It has long been my prayer, for the people who need me the most? To be sent to me. Sometimes this gets answered in amusing ways, with challenges I feel are beyond me at the time. “I don’t like to be touched” was how I met Tracy.
“Everyone keeps telling me to get a massage, I finally even heard it from my doctor,” she continued as we went through her first interview. “Dr. Jane (my chiropractor friend and colleague next door), my cousin, and now even him. ‘Please go get a massage.’ ”
It seemed her sour, disgruntled look was due to a number of things: the pressure she’d been feeling to have a treatment she didn’t want, the actual pain she was in, and how conflicted she felt about sitting there. While we discussed her symptoms, what seemed to me to be tears briefly came into her eyes, then left.
I’d seen this happen before with clients, so I knew not to flinch or feel it my duty to inquire – sometimes the stress and pain of a person’s life is so great that another person showing empathy makes tears spontaneously pop out – but at one point they became profuse enough to spill onto her cheeks. I slid her a tissue across the desk.
“Thanks,” she said, dabbing ruefully at her eyes. “I don’t know why this is happening.”
If I’d been her, I would have had a lot to cry about. Two bulging discs in her cervicals had winched her whole neck – posterior, lateral and anterior muscles – into a nearly permanent state of spasm. The pain, and thereby, stiffness went up into her head, and down between shoulder blades, even cutting off the nerve and blood supply to her arms. I could see it when she walked into the room: her arms were held tightly into her body and she barely moved her head.
She had been like this since May, and tried a lot of things, including seeing Jane for chiropractic. The missing piece of the puzzle was relaxing, something that is difficult to do (let alone without professional help) when a person has bulging discs that are pressing night and day on chunky vibrating nerve roots. Even slight impingement on these cords of electricity and light create waves of unrelenting pain and discomfort that sometimes no remedy abates.
And, since she had been in pain for months, her body, out of self-preservation perhaps, splinted and splinted and splinted the painful areas until she was barely moving at all. Relaxation? Forget it.
I wasn’t even thinking this far, though. The whys and wherefores of her tension/pain/tension patterns were nowhere near my mind during the intake. I was just thinking of how I was going to get her to let me touch her. I was the missing piece. And she wanted me at beyond arm’s length.
I had been thinking of it for a while, actually: her cousin is a regular of mine. “Tracy doesn’t like to be touched,” said my client. “I told her you would take it moment to moment.”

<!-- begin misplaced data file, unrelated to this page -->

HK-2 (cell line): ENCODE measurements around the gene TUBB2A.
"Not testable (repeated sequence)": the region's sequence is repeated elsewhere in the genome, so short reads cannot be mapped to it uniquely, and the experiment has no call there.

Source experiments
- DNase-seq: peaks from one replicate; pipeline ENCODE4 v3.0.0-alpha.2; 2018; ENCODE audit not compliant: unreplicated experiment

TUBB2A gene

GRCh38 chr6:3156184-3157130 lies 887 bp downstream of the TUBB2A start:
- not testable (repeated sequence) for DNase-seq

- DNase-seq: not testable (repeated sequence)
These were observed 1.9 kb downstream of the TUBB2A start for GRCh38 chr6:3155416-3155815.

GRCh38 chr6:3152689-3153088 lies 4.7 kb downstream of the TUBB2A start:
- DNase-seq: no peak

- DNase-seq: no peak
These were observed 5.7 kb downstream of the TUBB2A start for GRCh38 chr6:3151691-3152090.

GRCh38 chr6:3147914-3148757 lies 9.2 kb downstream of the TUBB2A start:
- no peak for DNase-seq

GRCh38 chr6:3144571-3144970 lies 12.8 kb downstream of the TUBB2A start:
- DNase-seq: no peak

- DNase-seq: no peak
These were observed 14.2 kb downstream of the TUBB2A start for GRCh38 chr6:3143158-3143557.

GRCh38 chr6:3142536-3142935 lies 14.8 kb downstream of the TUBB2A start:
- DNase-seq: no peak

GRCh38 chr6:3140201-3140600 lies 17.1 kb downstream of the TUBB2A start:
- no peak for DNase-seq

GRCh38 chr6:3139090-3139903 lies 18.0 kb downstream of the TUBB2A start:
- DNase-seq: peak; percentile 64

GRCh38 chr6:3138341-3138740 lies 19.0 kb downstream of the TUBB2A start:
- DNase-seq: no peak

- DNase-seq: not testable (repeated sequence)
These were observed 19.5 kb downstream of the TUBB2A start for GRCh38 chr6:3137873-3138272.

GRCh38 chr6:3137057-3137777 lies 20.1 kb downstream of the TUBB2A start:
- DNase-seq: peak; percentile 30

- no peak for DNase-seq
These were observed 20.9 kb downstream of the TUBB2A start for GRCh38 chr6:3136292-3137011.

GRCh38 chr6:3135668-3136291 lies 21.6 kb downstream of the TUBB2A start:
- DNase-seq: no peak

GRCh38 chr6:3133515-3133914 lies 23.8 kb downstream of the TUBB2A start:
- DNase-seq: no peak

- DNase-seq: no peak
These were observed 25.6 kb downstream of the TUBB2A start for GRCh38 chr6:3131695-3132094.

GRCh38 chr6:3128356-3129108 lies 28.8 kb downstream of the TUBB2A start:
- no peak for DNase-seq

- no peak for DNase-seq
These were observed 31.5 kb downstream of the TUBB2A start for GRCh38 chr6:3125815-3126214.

I leaned into this suggestion as Tracy and I discussed her symptoms. Finally I cleared my throat and framed the question as delicately as I could, knowing that depending on her answer I would be wandering blind, without skill.
“Can I just ask…to your knowledge, is there anything in your past that led you to feeling this way? Not wanting to be touched? Negative experiences from people touching you in a way you didn’t like, or…”
“Nope, no, I just, I dunno.” She shrugged (slightly) and looked at me.
I considered this response. I’ve been living in Maine for nearly 15 years and have many natives as friends. They are, to a person, not the most tactile bunch. Perhaps her distaste for physical contact was just classic Mainer?
Maybe she had been abused or hurt in some way, and either chose to ignore it or forgot about it over time. Her body language, her tone of voice, and what she said (and did not say) did not, to me, belie a deeper problem with touch. And, even if it was there? What could I do about it that wasn’t outside my scope of practice?
She looked at me some more with the tense, dubious expression of someone clearly suffering; wholly desperate, and not liking it one bit. Almost like a cornered animal who knows the jig is up, and they have to go inside the pet carrier. My heart opened to her like the sun.
“Actually,” I said — and as my mouth opened I a) realized I didn’t know what I was going to say and b) breathed a quick inner prayer: “HELP!” — “I don’t like to be touched either.”
Really? My mind snorted. Do elaborate, please. I’m all ears.
continued here: “Don’t Touch Me: Part 2“